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Don’t turn your nose up at frozen berries. They can be sweeter than imported, out-of-season berries. Photo courtesy Wyman’s.
Some people turn up their noses at the thought of frozen berries. But they’re convenient year-round and in the off season, they’re economical and can be sweeter, too.
Picked at the peak of ripeness and flash-frozen within hours of harvest, they are just as nutritious as fresh berries.
Keep bags of fresh frozen berries in the freezer and pour out the amount you need. If you’re using the berries in baking or in a smoothie, there’s no need to defrost them. That especially goes for turning them into soft serve*.
For other uses—garnishing, salads, sundaes, yogurt—you’ll want to defrost the berries first. You can make them taste the best with proper defrosting.
Note that the defrosted berries will be more delicate than fresh berries. Handle them gently to keep their shape. Use thawed berries within two days.
If you’re not in a hurry, defrost the berries in the fridge. Slow defrosting generally maintains a better flavor and texture for any food item.
Place the berries in a bowl and cover with plastic wrap. If you plan to eat them whole or use as a garnish, thaw them for four to six hours so they are still partially frozen and firm. Otherwise, you can let then thaw overnight.
Place the berries in a bowl and cover with cold water. Check in five minutes. If the berries are still frozen, drain and add fresh cold water.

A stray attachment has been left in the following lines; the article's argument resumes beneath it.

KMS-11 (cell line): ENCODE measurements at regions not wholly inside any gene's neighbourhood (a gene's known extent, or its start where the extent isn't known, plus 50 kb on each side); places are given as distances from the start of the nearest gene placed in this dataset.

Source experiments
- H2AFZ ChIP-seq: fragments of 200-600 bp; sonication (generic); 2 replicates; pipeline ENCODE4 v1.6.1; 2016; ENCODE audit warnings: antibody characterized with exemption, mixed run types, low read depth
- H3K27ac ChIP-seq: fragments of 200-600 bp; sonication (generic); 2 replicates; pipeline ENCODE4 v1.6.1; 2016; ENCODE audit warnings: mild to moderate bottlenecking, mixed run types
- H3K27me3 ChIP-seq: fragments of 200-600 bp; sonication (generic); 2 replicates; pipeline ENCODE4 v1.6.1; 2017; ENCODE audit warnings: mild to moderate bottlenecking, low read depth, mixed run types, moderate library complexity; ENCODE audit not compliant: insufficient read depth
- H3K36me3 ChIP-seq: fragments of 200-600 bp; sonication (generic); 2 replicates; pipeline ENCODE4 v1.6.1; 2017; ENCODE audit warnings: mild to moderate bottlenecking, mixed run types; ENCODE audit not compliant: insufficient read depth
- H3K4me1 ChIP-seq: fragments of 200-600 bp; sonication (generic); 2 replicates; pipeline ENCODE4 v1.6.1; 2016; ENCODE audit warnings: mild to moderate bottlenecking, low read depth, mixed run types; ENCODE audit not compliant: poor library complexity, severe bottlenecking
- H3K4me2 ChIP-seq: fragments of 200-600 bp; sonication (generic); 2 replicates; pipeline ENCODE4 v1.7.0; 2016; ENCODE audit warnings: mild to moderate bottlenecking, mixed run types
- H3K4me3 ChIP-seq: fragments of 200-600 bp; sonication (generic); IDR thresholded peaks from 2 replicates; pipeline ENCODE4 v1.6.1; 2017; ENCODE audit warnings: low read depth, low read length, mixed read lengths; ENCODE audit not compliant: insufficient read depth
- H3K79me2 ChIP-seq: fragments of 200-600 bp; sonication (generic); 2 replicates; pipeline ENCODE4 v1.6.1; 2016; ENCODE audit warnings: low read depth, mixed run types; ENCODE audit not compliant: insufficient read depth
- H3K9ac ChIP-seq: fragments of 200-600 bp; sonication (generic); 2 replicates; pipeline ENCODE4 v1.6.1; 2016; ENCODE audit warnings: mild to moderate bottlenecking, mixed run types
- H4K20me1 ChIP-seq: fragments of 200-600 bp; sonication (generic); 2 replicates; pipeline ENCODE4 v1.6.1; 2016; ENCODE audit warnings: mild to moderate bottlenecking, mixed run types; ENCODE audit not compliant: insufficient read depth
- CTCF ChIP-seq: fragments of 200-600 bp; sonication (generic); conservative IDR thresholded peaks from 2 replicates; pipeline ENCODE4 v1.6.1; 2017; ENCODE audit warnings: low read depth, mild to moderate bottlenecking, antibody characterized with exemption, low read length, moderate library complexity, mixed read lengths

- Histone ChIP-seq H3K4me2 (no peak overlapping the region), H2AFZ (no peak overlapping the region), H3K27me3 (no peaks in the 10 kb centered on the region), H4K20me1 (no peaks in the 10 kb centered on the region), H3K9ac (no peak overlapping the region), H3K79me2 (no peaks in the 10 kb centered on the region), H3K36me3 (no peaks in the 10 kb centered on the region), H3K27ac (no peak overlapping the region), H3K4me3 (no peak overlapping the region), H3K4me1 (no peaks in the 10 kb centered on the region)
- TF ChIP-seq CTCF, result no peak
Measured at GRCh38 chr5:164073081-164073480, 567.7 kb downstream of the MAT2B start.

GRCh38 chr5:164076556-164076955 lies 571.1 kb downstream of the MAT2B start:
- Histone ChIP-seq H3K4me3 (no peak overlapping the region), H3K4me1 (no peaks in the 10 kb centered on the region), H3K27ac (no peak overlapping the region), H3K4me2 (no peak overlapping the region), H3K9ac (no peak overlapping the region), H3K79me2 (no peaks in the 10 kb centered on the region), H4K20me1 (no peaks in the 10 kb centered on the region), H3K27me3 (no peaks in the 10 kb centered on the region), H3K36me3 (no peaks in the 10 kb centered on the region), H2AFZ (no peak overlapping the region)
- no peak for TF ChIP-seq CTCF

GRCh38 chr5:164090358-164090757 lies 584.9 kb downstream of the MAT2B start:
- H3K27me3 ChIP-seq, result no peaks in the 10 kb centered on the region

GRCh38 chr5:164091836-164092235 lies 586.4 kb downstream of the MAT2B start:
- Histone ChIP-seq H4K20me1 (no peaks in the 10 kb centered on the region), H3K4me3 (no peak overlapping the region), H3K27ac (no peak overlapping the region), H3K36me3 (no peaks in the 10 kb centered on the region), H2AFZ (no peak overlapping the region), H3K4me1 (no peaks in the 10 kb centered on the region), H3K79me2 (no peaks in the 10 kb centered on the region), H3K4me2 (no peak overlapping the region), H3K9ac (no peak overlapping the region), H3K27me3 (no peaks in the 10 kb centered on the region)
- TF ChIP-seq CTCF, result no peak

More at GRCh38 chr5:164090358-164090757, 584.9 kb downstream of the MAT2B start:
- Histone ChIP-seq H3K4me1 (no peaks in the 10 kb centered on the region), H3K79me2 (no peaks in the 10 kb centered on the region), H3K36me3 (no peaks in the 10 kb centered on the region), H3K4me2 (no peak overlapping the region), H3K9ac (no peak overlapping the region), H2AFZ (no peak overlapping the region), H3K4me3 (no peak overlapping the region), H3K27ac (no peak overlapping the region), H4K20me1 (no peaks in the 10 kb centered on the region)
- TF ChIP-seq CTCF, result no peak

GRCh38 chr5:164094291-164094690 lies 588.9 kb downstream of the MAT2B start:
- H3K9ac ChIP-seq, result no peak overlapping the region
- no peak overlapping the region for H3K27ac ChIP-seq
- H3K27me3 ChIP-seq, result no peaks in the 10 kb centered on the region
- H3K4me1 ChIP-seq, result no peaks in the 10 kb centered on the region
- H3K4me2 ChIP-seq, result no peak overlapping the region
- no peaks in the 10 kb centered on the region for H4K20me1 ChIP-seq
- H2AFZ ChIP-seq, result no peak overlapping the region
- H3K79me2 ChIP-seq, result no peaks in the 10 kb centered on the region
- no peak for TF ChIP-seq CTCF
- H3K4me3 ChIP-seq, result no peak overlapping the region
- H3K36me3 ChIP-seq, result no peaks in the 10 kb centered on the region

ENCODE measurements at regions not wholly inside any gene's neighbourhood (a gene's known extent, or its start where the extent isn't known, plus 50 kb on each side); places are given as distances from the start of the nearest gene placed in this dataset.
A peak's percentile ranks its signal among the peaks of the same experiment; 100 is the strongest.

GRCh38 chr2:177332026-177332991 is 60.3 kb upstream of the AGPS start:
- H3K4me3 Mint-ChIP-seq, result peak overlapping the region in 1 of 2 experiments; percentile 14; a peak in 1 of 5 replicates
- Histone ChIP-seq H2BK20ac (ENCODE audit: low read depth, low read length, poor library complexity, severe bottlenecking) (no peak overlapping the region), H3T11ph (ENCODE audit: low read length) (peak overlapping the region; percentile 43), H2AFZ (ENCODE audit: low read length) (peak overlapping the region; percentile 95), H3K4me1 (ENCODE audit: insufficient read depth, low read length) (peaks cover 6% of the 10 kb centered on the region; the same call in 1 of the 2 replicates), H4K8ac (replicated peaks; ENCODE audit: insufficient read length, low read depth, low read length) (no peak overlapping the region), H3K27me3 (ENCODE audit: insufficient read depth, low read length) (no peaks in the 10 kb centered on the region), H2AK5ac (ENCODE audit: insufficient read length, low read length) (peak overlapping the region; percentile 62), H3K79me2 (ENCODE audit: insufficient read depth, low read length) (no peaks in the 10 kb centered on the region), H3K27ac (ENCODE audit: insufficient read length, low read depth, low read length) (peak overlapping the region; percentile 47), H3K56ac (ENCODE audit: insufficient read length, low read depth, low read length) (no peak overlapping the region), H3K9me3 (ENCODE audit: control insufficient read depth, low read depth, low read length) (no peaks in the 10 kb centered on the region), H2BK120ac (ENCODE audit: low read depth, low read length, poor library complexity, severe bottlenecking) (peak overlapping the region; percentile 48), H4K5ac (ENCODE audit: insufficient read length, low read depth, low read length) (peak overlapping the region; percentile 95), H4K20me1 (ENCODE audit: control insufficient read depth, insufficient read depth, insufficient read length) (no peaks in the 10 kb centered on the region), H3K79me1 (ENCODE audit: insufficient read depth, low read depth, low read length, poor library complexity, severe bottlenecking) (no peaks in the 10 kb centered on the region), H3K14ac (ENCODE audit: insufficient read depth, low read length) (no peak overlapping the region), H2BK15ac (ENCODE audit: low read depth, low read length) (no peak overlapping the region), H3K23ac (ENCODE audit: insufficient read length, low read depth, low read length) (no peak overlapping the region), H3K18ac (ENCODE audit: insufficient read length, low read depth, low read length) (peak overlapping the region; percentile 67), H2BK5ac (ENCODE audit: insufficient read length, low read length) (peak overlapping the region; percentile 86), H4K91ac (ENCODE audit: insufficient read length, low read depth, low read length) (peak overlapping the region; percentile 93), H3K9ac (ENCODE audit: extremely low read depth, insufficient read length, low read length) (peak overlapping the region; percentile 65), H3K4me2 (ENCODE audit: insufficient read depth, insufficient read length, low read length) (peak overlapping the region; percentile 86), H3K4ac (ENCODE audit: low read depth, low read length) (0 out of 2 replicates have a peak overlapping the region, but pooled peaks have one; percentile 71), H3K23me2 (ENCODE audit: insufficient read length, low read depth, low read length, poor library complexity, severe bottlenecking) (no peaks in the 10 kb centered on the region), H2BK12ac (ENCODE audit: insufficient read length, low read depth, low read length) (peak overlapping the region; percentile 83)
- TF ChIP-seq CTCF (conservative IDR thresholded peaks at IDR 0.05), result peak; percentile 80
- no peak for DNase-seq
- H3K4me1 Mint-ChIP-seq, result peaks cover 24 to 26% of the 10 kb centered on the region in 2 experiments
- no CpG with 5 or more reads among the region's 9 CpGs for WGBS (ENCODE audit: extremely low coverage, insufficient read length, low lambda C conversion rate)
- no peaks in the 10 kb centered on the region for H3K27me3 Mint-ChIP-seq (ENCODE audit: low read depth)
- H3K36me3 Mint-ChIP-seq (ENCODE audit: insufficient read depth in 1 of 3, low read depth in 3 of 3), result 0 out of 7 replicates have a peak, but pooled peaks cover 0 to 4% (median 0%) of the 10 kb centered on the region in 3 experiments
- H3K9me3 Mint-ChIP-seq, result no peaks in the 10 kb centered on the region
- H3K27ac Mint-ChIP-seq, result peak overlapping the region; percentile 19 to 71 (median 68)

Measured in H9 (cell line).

Do not thaw berries in hot or warm water. The heat will cause the berries to release their juices and shrivel. It also provides an environment where harmful bacteria can grow.
DEFROSTING BERRIES WITH A MICROWAVE
The Oregon Raspberry & Blackberry Commission recommends microwave defrosting. Microwaves vary as to cooking times and berries differ in densities, so do a few small test batches to get the perfectly defrosted berry.
Use the defrost setting on your microwave to thaw berries.
Defrost in small batches, no more than a cup at a time.
Place berries atop a paper towel in a single layer, on a microwavable plate. Leave a good amount of space between the berries.
Set the time to 60 seconds for blackberries and large strawberries, 30 seconds for raspberries and small strawberries and 15 seconds for blueberries.
The microwaved berries should look lightly frosted—don’t overnuke or they’ll lose their shape.
Frozen berries. Photo courtesy Thinng.com.
Taste a berry. If it’s too frozen, microwave another 10 seconds. Alternatively, you can leave the berries on the counter to finish defrosting at room temperature.
HOW TO FREEZE FRESH BERRIES
When berries are in season, look for the best prices and freeze your own to enjoy when the fruit is out of season.
SPREAD the berries in a single layer on a rimmed baking sheet. Freeze.
MOVE the frozen berries to a freezer bag or other airtight container.
DEFROST berries in a bowl, either in the fridge overnight or at room temperature.
*You can use a food processor, but we get far better results from the Yonanas machine. It’s a great way to turn fruit into frozen dessert as you control the amount and type of sweetener.
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